IT’S pruning season now in County Armagh’s famous orchards and one man who likes to get started early is Sammy MacNeice – a fourth generation apple grower. If anyone knows about growing apples and being a caretaker of the land it’s this man.
This year’s crop has been forfeited to the winter and to storage. What happens now in the orchards is the next stage of apple growing which is pruning. Some farmers like to leave it until the apples have fallen but for Sammy it’s better this essential work gets started as soon as possible.
It’s in these orchards where apples are grown and then pressed to make Mac Ivor’s Cider Co’s three Irish craft cider varieties. It’s also where apples are processed and then supplied to bakeries the length and breadth of Ireland and England.
Sammy grew up on a farm and when he left school as a teenager he knew he was destined to work on the farm.
“I left school when I was 14 years old,” he recalls. “I was third eldest in the line in the family so I was the one earmarked to come into the farm to work. My father always kept a couple of men working on the farm so I was launched as a raw recruit at the age of 14.
“We had cattle and fruit such as strawberries, gooseberries and blackcurrants but apples were the core business.
“My dad died when I was 20 years old. The onus of running the farm was thrown onto my shoulders. I began looking at things in a different light. It was about mixed farms surviving. This was the case all over Ireland.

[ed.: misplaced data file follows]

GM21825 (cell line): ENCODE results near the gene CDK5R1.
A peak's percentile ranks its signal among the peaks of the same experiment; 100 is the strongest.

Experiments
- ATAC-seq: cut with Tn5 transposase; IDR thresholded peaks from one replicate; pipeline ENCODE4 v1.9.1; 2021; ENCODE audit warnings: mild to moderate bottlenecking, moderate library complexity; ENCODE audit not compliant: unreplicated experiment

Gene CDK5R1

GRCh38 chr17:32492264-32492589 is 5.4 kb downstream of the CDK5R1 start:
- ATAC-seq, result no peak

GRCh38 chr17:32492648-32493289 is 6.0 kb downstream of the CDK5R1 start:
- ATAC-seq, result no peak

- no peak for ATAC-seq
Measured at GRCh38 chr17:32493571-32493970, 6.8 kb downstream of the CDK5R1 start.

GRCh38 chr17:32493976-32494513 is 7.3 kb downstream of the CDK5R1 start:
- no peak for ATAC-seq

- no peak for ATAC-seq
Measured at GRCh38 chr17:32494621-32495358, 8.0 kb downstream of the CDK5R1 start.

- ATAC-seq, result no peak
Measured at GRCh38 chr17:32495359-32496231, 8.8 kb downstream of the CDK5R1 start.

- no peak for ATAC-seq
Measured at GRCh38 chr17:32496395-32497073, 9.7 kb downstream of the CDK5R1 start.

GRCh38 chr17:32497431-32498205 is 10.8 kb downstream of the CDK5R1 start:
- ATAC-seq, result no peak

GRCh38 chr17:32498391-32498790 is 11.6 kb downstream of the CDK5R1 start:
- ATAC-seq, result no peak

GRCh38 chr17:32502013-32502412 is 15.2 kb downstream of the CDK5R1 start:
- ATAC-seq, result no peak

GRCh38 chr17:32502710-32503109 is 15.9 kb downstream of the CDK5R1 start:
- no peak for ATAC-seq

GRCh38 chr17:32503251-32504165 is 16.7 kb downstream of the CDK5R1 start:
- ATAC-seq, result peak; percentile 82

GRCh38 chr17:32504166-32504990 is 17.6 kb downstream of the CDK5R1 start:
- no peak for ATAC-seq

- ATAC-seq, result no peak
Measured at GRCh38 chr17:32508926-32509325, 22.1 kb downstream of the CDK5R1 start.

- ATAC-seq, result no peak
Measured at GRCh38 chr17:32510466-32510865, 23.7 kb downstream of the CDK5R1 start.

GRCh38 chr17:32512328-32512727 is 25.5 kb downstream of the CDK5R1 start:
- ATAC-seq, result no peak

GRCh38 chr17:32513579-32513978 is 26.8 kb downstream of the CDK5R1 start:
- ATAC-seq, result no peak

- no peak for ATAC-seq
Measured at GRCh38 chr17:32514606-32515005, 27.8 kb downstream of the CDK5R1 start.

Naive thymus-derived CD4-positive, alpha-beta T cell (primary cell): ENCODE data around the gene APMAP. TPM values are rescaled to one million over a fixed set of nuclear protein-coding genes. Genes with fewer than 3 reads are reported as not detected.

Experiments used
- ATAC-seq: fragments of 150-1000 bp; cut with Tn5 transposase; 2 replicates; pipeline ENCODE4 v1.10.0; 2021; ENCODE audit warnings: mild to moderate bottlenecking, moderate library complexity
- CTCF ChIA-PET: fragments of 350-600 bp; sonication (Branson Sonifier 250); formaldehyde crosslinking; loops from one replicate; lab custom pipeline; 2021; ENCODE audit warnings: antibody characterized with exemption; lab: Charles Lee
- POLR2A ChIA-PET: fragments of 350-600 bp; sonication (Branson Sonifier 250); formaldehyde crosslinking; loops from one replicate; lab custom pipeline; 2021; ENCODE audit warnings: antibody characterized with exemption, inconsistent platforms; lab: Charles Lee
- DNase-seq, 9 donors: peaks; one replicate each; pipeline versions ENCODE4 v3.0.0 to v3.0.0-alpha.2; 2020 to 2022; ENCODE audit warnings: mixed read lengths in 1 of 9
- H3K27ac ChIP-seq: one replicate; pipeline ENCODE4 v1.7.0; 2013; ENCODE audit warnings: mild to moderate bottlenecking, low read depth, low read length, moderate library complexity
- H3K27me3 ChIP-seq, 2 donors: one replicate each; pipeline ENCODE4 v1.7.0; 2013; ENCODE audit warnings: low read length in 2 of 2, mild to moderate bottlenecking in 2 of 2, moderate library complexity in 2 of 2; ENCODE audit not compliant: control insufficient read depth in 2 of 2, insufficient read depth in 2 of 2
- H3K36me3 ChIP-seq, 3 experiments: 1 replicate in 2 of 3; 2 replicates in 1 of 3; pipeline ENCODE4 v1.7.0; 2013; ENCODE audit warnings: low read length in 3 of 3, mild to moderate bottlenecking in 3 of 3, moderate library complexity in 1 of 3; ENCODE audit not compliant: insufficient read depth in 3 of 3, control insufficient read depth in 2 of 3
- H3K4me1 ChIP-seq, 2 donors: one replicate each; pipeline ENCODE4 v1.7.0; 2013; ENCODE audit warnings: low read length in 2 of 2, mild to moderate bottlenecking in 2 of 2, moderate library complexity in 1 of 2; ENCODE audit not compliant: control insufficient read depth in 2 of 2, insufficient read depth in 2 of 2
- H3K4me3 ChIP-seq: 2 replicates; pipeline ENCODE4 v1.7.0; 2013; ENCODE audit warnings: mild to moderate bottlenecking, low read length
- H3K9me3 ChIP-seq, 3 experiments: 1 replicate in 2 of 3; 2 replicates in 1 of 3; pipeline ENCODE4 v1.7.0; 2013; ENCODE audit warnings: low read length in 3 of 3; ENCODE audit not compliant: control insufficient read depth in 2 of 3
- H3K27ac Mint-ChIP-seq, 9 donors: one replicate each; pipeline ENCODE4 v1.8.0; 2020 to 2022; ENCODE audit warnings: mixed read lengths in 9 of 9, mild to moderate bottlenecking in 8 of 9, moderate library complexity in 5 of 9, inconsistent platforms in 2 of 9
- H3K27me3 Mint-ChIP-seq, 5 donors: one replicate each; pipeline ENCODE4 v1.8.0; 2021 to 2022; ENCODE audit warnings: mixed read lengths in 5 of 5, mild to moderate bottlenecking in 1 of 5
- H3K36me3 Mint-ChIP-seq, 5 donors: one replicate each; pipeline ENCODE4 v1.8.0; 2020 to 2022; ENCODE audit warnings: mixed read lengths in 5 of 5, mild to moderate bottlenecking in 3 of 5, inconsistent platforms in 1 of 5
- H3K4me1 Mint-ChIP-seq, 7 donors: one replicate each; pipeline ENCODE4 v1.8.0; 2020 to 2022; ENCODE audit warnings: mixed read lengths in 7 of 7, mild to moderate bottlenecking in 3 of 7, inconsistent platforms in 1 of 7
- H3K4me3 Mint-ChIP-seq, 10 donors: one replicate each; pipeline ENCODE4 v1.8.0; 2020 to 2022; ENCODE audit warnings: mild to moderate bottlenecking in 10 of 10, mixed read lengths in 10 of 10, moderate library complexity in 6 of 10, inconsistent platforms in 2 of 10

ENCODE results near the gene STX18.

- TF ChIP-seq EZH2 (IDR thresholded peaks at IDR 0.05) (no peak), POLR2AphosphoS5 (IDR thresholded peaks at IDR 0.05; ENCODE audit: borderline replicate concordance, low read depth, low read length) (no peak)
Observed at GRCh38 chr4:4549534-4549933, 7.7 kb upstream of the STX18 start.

“My brother Joe came into the business and it was in 1970 that we decided to plant all the land in orchards so we focused exclusively on growing fruit – fruit for fresh markets, processing and also canning.
“So we set up a canning factory. Most bakeries in Ireland, at that time, were using fresh apple so they changed to convenience fruit so canning was a good move for us.
“A few years after that we moved to processing fruit for pie filling. Canning had lost favour because cans had to be disposed off. They didn’t suit a lot of bakeries so we started to do products which were ready made.
“These took the form of plastic and stainless steel containers which held one tonne of apples so the bigger bakeries would have taken those. This meant everything was ready to deposit into the tart.
“That was the big move from the 1980s and 1990s and is still the most popular way to process and preserve apple today.”
According to Sammy not much has changed in that respect in the past 20 or so years.
“The pie filling was the way forward for us then and it still is today. What bakeries all across the country got was a ready-made product so it was very easy for them to fill pies.
“The demand was high and it continues to be high. We now supply to bakeries all over Ireland, we supply to wholesalers and we supply bakeries in England.
“From the early days apples were packed and put to the market but systems changed and processing became more important.
“Around 75 per cent of the total apple crop is now used for processing and the remaining 25 per cent would go to the fresh market. Convenience foods have made all the difference. Very few people bake any more so there was a huge shift towards ready made tarts.”
But one thing which has remained consistent for Sammy’s processing business is the use of the natural product and the PGI Protected Bramley Apple.
“PGI means it has identified the Bramley Apple as a product of the Archdiocese of Armagh. It puts the Bramley on a pedestal and gives it a firm standing in the fruit business. This is a product produced in this area. It has characteristics of County Armagh.
“Our growing season is a lot longer. We have low temperatures and soil conditions are heavy so we grow the fruit here on clay, on the drumlins and hills. We get red colour into the normally green Bramley Apple. Some have a red cheek but it’s a good sign of the quality of that fruit.